YOUR Curmudgeon has been slumming again at Answers in Genesis (AIG), one of the major sources of creationist wisdom. They have a fascinating tidbit tucked away in the second item of: News to Note, August 8, 2009, subtitled: “A weekly feature examining news from the biblical viewpoint.”
This news column is a regular weekly feature at AIG, and there’s no author indicated. We’ll attribute it to Ken Ham, the creationist entrepreneur of the entire AIG operation.
The AIG news item is a creationist-slanted discussion of this article: Domestic dog origins challenged from the BBC News website. It’s a straightforward article, but with a grotesquely misleading headline — and that headline probably captured the attention of AIG.
Essentially, it’s about a study of the genetic diversity of stray dogs in Egypt, Uganda and Namibia, seeking to discover which dogs show the greatest diversity, on the assumption that dogs with the most genetic diversity were the earliest dogs to appear, because they had more time to experience genetic variation. The article reports that dogs from all the areas studied show the same amount of genetic diversity, so there’s no conclusion to be drawn as to which region may have first domesticated dogs.
Now here’s the interesting part — the BBC article said this:
Dr Boyko [Dr Adam Boyko of the Department of Biological Statistics and Computational Biology at Cornell University] said that all the dogs sampled in the study have grey wolf DNA so he is not questioning the hypothesis that dogs descended from Eurasian wolves.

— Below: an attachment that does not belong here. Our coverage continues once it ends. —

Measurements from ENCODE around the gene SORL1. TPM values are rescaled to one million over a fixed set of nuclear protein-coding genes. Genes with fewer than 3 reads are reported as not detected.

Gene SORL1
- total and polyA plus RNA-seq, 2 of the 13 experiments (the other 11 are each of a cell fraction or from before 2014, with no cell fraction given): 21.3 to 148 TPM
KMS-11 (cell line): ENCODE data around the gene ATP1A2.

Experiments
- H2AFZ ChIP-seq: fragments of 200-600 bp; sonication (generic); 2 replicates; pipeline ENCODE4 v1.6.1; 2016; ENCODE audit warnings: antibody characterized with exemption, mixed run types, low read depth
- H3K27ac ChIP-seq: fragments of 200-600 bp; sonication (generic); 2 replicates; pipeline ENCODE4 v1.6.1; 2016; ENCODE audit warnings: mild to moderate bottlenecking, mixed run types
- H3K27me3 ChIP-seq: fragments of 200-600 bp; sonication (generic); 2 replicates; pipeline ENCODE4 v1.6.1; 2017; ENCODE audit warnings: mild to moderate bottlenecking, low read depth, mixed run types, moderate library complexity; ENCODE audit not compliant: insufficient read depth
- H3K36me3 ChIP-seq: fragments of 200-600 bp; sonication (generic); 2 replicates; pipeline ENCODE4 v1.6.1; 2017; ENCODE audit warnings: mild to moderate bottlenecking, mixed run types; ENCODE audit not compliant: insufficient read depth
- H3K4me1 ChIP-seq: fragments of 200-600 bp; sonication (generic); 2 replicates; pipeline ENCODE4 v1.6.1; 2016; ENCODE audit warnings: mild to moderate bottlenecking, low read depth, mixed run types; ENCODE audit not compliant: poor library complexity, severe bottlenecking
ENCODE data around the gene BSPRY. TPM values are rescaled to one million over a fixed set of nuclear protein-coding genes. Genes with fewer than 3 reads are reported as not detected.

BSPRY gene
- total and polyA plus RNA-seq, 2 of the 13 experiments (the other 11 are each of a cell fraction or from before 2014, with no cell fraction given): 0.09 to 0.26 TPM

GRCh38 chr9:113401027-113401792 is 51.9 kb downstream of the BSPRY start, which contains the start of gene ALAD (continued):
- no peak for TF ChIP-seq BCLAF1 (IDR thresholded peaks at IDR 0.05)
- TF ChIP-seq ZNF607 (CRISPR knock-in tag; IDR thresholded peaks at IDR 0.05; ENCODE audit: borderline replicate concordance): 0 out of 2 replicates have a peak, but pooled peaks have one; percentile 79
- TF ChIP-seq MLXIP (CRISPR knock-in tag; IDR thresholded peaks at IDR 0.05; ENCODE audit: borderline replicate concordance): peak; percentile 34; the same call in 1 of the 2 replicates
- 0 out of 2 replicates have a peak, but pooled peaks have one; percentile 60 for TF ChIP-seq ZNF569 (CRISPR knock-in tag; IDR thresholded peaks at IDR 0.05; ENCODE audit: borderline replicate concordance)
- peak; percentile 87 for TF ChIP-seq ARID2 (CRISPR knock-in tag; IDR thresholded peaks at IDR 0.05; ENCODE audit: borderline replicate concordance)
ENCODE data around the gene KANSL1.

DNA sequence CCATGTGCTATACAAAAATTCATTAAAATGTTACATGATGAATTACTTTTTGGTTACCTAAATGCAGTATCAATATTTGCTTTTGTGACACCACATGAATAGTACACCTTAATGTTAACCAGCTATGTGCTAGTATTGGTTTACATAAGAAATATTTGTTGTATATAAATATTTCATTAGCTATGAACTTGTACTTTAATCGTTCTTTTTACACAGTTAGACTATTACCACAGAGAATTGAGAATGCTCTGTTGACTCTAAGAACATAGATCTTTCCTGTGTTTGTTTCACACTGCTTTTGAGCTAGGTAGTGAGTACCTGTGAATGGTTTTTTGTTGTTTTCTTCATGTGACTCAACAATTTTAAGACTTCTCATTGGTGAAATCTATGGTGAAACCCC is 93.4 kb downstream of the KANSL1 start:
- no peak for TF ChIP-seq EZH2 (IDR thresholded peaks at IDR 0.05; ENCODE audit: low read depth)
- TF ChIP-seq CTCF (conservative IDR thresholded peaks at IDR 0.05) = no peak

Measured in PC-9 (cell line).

We were surprised to see that the AIG article said this:
All of the dogs sampled have gray wolf DNA, however, affirming the widely held belief (by evolutionists and creationists) that dogs and wolves share a common ancestor (which creationists would consider the original dog kind from Genesis 1).
Here is what strikes us: Creationists already admit that what they call “micro-evolution” occurs. In addition to that (a far bigger admission than they realize), if AIG also accepts that DNA evidence can indicate that one species is descended from an earlier ancestor — ignoring the blather about biblical “kinds” that they tossed in — haven’t they pretty much given up the whole game?
Not really. They’ll never give up. This was also in the BBC article:
Today’s dogs are descended from Eurasian grey wolves, domesticated between 15,000 and 40,000 years ago.
Somehow, the AIG article failed to mention that. The time span was far too inconvenient for a young-earth creationist outfit. Instead, AIG wraps up their article with this:
Our guess is that many people groups domesticated canine breeds during and after the dispersion at Babel (as perhaps did their ancestors before the Flood), with dogs progressively becoming “man’s best friend” through natural and artificial selection.
The Tower of Babel? The Flood? It’s quite impressive what a creationist can find in a BBC article, even when it isn’t there. It’s also impressive what he can fail to find that actually is there. But without such talents, there wouldn’t be any creationists, would there?
Copyright © 2009. The Sensuous Curmudgeon. All rights reserved.